9 comics about the busyness of modern-day life (and how to find some peace).

Life moves fast.


GIFs from "HumanKinda" by JetBlue.

Sometimes (often) it feels like there's not enough time to do all the things we need to do.

(Thank goodness for coffee.)

Illustrator Gemma Correll, who you might know from her adorable pug comics, created nine comics about the busyness of life.

The series was commissioned by JetBlue for the launch of the new short film "HumanKinda" (scroll down to see the trailer). JetBlue considers itself "the airline whose mission is to inspire humanity and wants you to keep yours."

The main question the series is addressing: Are we losing our humanity to the busyness of everyday life?

Correll was a natural fit to answer that question, drawing on her own life experiences to create the comics. "I am, and have always been, a very 'busy' person who does too much, thinks too much, and doesn't take enough time out for herself," she told me.

I'll bet more than a few people can relate to that feeling — and to these comics, as well.

1. We're often thinking about a thing or two or ... 100?

All comics by Gemma Correll, commissioned by JetBlue for "HumanKinda." Shared here with permission.

2. We have just a few thoughts before bed.

3. Our minds are often elsewhere.

4. Our much-needed downtime is the perfect opportunity to multitask. Wait...

5. We use electronics from the minute we wake up until the minute we fall asleep.

So, what can we do about it?

6. Listen to the cat, obviously.

7. Take a real vacation.

8. Limit multitasking.

What if these were our goals?

9. Meet goals, collect rewards!

Funny ... yet very real-life, huh? "I love to draw images that are a bit silly and quirky to underpin things that are actually quite serious," Correll told me. "I honestly believe that the best way to deal with real life is to laugh at it."

A lot of us are juggling too much at once. It's usually necessary to keep our lives going, but what if we could scale back the few things that aren't absolutely necessary?

You can watch this teaser for a new film about the whole lot of life we've got going on. If you like it, click through to the full 16-minute short film.

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When Molly Reeser was a student at Michigan State University, she took a job mucking horse stalls to help pay for classes. While she was there, she met a 10-year-old girl named Casey, who was being treated for cancer, and — because both were animal lovers — they became fast friends.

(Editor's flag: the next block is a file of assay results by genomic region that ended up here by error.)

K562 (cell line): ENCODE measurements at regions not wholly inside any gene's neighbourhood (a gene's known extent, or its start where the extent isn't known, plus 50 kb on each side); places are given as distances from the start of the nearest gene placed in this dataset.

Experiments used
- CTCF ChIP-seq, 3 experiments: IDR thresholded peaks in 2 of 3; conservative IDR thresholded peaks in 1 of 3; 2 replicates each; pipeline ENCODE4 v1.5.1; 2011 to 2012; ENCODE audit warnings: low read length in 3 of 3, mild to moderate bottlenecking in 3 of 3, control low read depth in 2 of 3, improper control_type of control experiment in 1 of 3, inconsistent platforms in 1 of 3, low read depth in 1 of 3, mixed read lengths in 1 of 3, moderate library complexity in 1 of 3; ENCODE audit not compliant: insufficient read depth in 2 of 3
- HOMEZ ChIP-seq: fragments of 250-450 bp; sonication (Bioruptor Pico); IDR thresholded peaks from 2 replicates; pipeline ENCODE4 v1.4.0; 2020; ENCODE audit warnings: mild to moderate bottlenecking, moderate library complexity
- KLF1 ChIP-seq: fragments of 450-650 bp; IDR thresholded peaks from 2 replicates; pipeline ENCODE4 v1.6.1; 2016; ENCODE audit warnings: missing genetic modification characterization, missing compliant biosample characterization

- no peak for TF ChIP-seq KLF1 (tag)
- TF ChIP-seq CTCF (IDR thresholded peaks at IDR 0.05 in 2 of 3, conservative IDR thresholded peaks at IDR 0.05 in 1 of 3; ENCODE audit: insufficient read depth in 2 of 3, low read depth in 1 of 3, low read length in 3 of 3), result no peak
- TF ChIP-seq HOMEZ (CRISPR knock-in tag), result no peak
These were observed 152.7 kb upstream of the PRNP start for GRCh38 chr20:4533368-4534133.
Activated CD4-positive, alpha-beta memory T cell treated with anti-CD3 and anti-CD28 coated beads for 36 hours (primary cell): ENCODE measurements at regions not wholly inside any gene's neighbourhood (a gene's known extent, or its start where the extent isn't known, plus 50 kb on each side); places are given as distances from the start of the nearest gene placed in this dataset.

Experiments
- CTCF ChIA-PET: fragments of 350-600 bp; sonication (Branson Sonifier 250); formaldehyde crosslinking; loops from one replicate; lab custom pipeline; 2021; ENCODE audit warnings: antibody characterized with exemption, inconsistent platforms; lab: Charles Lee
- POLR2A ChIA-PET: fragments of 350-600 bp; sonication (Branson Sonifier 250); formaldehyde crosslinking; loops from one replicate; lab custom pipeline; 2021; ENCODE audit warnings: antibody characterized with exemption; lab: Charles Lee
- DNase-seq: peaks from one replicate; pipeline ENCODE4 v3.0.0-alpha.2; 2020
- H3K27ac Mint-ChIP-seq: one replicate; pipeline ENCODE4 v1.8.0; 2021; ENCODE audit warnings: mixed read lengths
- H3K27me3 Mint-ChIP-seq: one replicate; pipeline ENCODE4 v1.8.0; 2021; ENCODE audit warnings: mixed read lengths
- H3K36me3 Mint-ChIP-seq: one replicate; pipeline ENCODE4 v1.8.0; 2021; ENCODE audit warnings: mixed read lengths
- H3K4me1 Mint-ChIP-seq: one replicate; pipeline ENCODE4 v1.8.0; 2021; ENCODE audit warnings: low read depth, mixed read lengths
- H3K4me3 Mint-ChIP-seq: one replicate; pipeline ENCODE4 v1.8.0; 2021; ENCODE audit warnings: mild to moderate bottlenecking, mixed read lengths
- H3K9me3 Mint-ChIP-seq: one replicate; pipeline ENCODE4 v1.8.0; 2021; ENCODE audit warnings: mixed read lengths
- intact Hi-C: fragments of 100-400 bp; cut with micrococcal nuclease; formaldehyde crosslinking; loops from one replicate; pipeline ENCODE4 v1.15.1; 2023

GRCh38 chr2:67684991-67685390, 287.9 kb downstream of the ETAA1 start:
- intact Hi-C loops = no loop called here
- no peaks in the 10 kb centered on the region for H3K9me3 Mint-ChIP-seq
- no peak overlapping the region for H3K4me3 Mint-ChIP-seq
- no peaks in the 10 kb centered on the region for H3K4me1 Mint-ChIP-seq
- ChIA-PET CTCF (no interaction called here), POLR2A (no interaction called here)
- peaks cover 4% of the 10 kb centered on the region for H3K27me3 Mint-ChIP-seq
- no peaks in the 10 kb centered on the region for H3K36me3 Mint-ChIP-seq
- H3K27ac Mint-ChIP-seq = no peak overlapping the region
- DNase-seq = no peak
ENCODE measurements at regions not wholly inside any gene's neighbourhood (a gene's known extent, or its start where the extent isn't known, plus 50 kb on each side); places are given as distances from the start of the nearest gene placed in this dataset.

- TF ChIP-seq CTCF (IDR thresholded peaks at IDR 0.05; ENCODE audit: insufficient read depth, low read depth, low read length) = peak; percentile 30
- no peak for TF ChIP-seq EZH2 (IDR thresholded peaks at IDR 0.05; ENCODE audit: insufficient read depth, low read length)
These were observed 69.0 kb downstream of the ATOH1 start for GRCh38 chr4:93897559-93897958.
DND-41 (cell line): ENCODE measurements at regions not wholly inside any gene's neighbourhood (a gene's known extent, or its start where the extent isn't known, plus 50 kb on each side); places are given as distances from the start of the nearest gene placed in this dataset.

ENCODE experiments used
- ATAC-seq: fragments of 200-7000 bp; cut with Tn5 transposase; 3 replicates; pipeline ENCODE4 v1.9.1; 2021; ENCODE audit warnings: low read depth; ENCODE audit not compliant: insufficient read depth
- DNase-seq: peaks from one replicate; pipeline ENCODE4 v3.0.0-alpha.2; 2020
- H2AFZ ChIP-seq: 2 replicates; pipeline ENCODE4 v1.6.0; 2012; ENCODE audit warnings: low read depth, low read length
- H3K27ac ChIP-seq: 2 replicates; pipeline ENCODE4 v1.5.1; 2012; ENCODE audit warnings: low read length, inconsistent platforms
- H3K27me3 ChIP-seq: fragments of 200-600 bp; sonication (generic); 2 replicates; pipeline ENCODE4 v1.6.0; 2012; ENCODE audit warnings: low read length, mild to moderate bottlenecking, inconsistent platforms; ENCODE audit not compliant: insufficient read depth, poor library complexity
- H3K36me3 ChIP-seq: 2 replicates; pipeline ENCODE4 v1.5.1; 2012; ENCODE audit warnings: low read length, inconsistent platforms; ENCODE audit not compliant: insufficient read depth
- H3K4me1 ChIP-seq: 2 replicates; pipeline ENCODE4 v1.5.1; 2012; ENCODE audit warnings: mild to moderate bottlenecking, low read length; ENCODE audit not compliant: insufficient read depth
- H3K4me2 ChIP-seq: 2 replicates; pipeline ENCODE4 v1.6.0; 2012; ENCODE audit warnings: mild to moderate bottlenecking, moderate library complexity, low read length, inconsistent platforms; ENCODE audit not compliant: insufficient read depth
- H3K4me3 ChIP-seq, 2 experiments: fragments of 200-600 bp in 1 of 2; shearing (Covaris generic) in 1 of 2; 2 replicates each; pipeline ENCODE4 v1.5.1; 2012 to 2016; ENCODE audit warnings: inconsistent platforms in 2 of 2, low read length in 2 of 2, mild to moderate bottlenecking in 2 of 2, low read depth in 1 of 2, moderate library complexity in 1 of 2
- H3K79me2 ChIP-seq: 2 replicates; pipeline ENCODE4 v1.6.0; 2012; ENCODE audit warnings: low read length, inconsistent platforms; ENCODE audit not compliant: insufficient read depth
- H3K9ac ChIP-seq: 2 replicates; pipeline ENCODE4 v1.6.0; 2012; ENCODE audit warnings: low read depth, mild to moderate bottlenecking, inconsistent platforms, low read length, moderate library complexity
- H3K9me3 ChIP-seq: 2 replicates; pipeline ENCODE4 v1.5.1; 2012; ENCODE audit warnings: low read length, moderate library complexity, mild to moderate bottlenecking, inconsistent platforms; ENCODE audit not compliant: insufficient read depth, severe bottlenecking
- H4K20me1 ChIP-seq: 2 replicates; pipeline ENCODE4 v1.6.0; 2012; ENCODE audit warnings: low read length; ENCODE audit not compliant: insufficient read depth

Two years later, Casey died of cancer.

"Everyone at the barn wanted to do something to honor her memory," Molly remembers. A lot of suggestions were thrown out, but Molly knew that there was a bigger, more enduring way to do it.

"I saw firsthand how horses helped Casey and her family escape from the difficult and terrifying times they were enduring. I knew that there must be other families who could benefit from horses in the way she and her family had."

Molly approached the barn owners and asked if they would be open to letting her hold a one-day event. She wanted to bring pediatric cancer patients to the farm, where they could enjoy the horses and peaceful setting. They agreed, and with the help of her closest friends and the "emergency" credit card her parents had given her, Molly created her first Camp Casey. She worked with the local hospital where Casey had been a patient and invited 20 patients, their siblings and their parents.

The event was a huge success — and it was originally meant to be just that: a one-day thing. But, Molly says, "I believe Casey had other plans."

One week after the event, Molly received a letter from a five-year-old boy who had brain cancer. He had been at Camp Casey and said it was "the best day of his life."

"[After that], I knew that we had to pull it off again," Molly says. And they did. Every month for the next few years, they threw a Camp Casey. And when Molly graduated, she did the most terrifying thing she had ever done and told her parents that she would be waitressing for a year to see if it might be possible to turn Camp Casey into an actual nonprofit organization. That year of waitressing turned into six, but in the end she was able to pull it off: by 2010, Camp Casey became a non-profit with a paid staff.

"I am grateful for all the ways I've experienced good luck in my life and, therefore, I believe I have a responsibility to give back. It brings me tremendous joy to see people, animals, or things coming together to create goodness in a world that can often be filled with hardships."

Camp Casey serves 1500 children under the age of 18 each year in Michigan. "The organization looks different than when it started," Molly says. "We now operate four cost-free programs that bring accessible horseback riding and recreational services to children with cancer, sickle cell disease, and other life-threatening illnesses."

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